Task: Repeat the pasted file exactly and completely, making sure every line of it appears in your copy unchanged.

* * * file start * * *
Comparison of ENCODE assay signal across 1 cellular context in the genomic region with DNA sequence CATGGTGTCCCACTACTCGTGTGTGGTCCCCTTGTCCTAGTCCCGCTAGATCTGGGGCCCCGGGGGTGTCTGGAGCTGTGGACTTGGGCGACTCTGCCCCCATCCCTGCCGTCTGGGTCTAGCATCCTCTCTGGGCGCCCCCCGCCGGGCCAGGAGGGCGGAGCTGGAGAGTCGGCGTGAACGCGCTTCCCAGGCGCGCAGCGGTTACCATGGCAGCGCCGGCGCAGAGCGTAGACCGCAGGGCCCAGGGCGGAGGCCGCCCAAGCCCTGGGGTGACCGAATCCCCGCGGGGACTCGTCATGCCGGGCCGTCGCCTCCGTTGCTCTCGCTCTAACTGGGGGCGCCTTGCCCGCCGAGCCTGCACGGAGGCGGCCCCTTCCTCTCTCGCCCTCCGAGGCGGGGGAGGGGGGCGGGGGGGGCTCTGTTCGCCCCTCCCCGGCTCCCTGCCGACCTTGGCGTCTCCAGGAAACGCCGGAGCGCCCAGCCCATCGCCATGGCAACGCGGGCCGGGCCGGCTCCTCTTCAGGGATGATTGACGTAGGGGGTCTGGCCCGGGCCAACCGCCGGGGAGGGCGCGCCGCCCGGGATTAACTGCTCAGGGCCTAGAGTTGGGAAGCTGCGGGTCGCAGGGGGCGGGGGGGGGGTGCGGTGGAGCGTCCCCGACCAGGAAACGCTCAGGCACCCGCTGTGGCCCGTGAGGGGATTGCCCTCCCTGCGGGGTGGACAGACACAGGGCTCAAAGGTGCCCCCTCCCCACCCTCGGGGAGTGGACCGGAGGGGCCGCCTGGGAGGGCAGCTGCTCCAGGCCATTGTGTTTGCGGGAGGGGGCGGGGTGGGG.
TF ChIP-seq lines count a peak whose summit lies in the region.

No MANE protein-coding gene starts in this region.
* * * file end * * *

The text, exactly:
Comparison of ENCODE assay signal across 1 cellular context in the genomic region with DNA sequence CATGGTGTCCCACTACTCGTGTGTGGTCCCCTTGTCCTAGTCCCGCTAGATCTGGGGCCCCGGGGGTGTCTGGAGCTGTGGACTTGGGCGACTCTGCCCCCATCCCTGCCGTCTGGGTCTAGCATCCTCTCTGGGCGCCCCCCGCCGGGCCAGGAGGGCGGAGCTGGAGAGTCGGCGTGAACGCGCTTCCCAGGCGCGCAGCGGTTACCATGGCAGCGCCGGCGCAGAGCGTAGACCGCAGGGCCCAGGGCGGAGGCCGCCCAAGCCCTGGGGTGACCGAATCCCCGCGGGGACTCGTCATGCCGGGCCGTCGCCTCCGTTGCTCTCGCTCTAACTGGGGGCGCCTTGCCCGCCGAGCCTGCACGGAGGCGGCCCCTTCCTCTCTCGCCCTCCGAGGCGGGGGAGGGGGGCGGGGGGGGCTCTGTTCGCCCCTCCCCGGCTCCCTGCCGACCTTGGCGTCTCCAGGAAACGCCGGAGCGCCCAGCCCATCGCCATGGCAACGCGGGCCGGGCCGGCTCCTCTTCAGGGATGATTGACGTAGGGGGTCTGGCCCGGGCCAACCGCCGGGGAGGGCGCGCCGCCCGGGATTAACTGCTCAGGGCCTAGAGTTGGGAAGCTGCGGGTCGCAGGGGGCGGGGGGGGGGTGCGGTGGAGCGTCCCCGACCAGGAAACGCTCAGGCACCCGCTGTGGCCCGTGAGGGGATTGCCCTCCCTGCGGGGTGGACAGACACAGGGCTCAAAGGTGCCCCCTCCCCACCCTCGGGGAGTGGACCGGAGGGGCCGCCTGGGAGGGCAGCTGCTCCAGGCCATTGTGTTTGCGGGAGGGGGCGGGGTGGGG.
TF ChIP-seq lines count a peak whose summit lies in the region.

No MANE protein-coding gene starts in this region.